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Confidence on the Rise for Big Companies While Small Ones are Still Wary

April brought an upswing in CEO sentiment, according to Chief Executive’s CEO Confidence Index. The Index rose 3.3% to reach 6.22 out of 10. More than two thirds of CEOs (68.1%) foresee an economy that is ‘good’ or better over the next 12 months.

After dipping briefly in March, Chief Executive’s CEO Confidence Index is back on the rise. The index, which assesses the state of the U.S. economy through the eyes of its CEOs, rose 3.3% to a solid 6.22 in April. March’s 6.02 index, while still considered ‘good’, was heavily influenced by Japan’s earthquake and the increasing turmoil in the Middle East. As geopolitical issues calmed in April, so did the CEO outlook.

April saw an overall increase in CEO forecasts, with 68.1% of chief executives foreseeing a ‘good’ or better economic future; this number is up from 66% in March, but is still lower than February’s 70% 2011 high. Though the outlook over the next twelve months is bright, most CEOs still aren’t as pleased with current overall business conditions. CEOs’ assessment of current conditions was only 5.30, though up over 3% from March.

CEOs’ outlooks also varied by size of the company. There is an almost one point difference between the score for companies with revenues below $25 million and those with revenues above $25 million. Businesses that brought in under $25 million a year rated the economic outlook as 5.69 whereas companies that brought in more than $25 million a year saw a much brighter future. These larger companies had an economic outlook of 6.65. In fact 56.4% of companies with revenues between $100 million and $1 billion dollars ranked the future of the economy as a 7 or 8 (the average total score for these large companies was 6.78) and companies with revenues over $1 billion also were more optimistic about the next 12 months.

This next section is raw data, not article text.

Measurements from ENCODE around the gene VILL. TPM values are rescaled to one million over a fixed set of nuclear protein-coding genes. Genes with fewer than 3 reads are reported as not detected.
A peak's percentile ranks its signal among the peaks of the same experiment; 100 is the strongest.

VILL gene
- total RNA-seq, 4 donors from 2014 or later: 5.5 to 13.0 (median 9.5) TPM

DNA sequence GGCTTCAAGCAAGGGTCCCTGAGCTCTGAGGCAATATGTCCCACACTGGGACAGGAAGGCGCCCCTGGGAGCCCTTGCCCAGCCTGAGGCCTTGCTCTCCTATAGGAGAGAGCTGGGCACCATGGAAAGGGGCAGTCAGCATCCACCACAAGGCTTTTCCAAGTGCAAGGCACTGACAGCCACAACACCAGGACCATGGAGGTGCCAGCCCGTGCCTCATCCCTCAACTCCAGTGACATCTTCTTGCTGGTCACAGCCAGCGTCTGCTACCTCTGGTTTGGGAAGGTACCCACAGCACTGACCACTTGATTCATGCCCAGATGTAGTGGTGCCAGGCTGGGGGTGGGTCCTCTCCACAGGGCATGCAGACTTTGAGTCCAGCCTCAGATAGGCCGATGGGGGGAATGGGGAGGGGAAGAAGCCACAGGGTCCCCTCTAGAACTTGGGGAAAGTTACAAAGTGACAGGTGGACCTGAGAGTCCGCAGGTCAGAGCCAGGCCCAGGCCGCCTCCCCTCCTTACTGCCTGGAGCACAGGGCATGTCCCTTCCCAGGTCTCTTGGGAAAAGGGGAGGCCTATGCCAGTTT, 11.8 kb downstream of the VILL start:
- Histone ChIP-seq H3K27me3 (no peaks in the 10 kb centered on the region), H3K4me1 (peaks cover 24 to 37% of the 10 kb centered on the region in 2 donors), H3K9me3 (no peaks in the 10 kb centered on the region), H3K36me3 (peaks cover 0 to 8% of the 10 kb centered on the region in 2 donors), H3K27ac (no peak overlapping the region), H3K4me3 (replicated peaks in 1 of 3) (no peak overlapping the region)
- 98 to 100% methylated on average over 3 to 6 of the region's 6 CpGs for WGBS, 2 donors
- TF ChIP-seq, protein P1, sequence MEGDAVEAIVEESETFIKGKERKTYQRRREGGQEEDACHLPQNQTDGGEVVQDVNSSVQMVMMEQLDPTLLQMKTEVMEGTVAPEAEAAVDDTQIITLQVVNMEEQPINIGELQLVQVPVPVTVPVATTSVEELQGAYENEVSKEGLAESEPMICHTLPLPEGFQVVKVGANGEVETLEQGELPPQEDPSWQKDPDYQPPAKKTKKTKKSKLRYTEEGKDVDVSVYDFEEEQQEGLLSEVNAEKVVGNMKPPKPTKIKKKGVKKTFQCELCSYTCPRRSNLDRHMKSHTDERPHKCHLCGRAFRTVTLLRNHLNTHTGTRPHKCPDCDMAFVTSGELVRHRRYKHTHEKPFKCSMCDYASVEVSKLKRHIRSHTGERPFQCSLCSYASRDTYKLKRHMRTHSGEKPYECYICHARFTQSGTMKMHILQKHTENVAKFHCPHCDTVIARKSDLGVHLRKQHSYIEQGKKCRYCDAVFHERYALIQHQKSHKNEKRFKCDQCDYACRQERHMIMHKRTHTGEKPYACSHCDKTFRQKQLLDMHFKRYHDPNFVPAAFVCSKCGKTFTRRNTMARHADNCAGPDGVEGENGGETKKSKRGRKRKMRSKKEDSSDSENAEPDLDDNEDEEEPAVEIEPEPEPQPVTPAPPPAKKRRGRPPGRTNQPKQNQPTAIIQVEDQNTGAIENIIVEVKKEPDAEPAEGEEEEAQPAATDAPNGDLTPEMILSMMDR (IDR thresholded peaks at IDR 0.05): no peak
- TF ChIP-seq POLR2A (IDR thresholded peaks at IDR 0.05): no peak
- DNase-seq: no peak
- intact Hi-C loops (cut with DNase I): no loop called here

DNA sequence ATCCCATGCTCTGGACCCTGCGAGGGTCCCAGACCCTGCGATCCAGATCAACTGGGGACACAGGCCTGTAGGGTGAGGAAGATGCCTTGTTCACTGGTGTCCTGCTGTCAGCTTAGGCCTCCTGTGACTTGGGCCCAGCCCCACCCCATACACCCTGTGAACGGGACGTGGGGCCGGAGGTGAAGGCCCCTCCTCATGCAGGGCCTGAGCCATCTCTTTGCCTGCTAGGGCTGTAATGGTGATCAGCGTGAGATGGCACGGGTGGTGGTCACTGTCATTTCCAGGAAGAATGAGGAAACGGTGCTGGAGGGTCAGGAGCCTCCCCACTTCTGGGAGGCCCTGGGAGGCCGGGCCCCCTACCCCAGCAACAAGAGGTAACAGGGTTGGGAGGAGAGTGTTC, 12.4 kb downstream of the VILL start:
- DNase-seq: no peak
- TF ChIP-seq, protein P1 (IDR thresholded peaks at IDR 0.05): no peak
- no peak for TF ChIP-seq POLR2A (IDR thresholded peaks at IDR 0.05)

As one CEO said, “Business conditions overall are beginning to ripen. Some business sectors are bouncing back quicker than others. Some locations are responding better than others depending on the region, primary business functions in those regions and how quickly they can adapt to constantly changing environments.”

CEO employment plans support the overall higher Index score. In March, only 41% of respondents expected to hire new employees and 47% expected to have no change in their number of employees. In April, however, 49% of CEOs expected to hire new employees and only 33.7% expected to see no change. Most hires will be in numbers less than 10% of the current workforce size, but this is a significant improvement from March’s plurality who anticipated a hiring freeze over the next year.

There has also been a jump in capital expenditure projections. Fifty-six percent of CEOs are expecting to increase capital expenditures over the next 12 months, compared to only 51.5% expecting to do so in the March survey.

Many CEOs focus on future government recovery and regulatory efforts when assessing the future. One CEO says, “We have not stabilized yet. First, it was our commercial business, and now it is our government business.” Another CEO agrees, “The economy’s recovery is proportionate to the amount of government involvement. The more government, the slower the recovery.”

CEO Confidence Index – April 2011

Respondents: 175

March 2011 April 2011 Monthly Change
CEO Confidence Index 6.02 6.22 - 3.3%

 

What do expect overall business conditions to be like one year from now on a 1 -10 scale? (10 = Excellent)

What is your assessment of current overall business conditions on a 1-10 scale? (10 = Excellent)

Over the next 12 months, what changes do you forecast for your firm compared to the past 12 months?


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